July 17th, 2024

Drug treatment court celebrates first female grad

By Lethbridge Herald on June 19, 2024.

Jasmine Csada (back row, centre) is surrounded by court officials and supporters on Wednesday at the Lethbridge Court House as she celebrated her graduation from the drug treatment court program. Herald photo by Justin Sibbet

Justin Sibbet – LETHBRIDGE HERALD – Local Journalism Initiative Reporter

Over the past four years, the drug treatment court in Lethbridge has aimed to help non-violent offenders seek rehabilitation. 

The program offers offenders an opportunity to avoid jail and instead work with experts to become clean and clear from drugs. 

Since the program opened in 2020, seven people have managed to go through the treatment to completion. On Wednesday, the seventh graduate and first female to complete the program, Jasmine Csada, celebrated with family, friends and support workers at the Lethbridge Court House. 

Csada voluntarily chose to take the program, choosing 940 days of treatment instead of 240 days in jail. She said she can easily see how far she has come over the past two and a half years as if she is looking at her old self through a mirror.

“I can still very vividly see that person and I remember who I used to be and the things that I did, but I’m not that person anymore,” said Csada. “I’ve changed and it’s not even something that can be explained, it’s not like an A-B-C. I just function differently now.”

Csada said the drug treatment court offered her a new beginning, something jail could not have done.

“This program has changed everything for me.”

Chelsey De Groot, program manager for the Lethbridge drug treatment court, says this program is not a simple walk in the park for those struggling with addiction.

“Lethbridge drug treatment court is a very difficult program to complete and it’s also difficult to get in, due to our eligibility criteria,” said De Groot. 

She said Csada had to go through a lot, but always worked toward the goal of graduation and becoming sober.

“For someone to complete this program and really be meaningfully engaged is a huge accomplishment.”

Despite the accomplishment and relief, Csada admitted it was never an easy journey to get to her graduation. 

“It was very intimidating at first,” she said. “I thought it was going to be very easy and simple, but it hasn’t been.”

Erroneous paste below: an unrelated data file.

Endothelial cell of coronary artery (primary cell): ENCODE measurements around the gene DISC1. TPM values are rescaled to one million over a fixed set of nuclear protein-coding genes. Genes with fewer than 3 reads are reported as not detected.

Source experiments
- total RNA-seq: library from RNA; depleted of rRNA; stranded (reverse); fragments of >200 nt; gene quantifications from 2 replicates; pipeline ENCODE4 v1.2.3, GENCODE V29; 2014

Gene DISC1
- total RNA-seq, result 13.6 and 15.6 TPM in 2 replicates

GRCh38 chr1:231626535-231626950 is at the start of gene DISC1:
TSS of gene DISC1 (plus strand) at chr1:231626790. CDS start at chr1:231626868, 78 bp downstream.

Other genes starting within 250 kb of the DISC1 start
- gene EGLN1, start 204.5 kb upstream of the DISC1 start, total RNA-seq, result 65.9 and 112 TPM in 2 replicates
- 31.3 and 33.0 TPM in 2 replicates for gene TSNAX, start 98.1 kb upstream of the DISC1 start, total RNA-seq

De Groot noted the program normally takes 18 to 24 months to complete, yet Csada said taking additional time was the right move for herself.

“I think the best thing I ever did for myself in this program was decide to take time,” said Csada. “The program itself offers support in ways I didn’t think were possible.”

Even so, De Groot said it is a rigorous program that offers little wiggle room for those who choose to enter it.

“They do have to call a drug screening line every morning throughout their entire time in the program to see if they’re randomly selected. So, there is a lot of supervision and parameters on these individuals,” said De Groot.

While the program ensures a rigid schedule, the future is wide open for graduates. Csada said this is slightly terrifying, yet it is also a wonderful breath of fresh air which she invites with open arms.

She said she hopes to take some time off before going to school and working in the drug treatment court program herself.

“It changed things so much for me that I want to be able to provide that for other people who are going through the same thing that I went through.”

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Well done! Stand proud for your success!
I had researched similar programs in the US which had high success rates back in 2019 and shared one of the most successful programs with the provincial government back then. That program started by Becky Haas who was hired by the Johnson City, TN police department to put together such a program which would be combined with a the Targeted Community Crime Reduction Program.
As in Alberta, the offender was given a choice for jail or treatment, and the treatment program was 18-24 months.
It started with detox, and a treatment program was developed from an effective PTSD treatment program, modified for addiction treatment and ACE’s, PTSD and other psych issues which were treated in the addiction treatment program treating the cause of the addiction.
Relapse training, upgrading in education and job placement were all part of the program, using volunteer ‘counsellors’ for the recovering addict to meet with after job placement to support them with any issues in the workplace and monitor their recovery. They had the highest success rates, won several awards for the program, which spawned several other successful treatment programs for other mental health issues.
I had the opportunity to communicate with Becky Haas in 2019 and 2020 and I was optimistic when I heard of the pilot project in Edmonton in 2020.
It works and should be expanded in this province!


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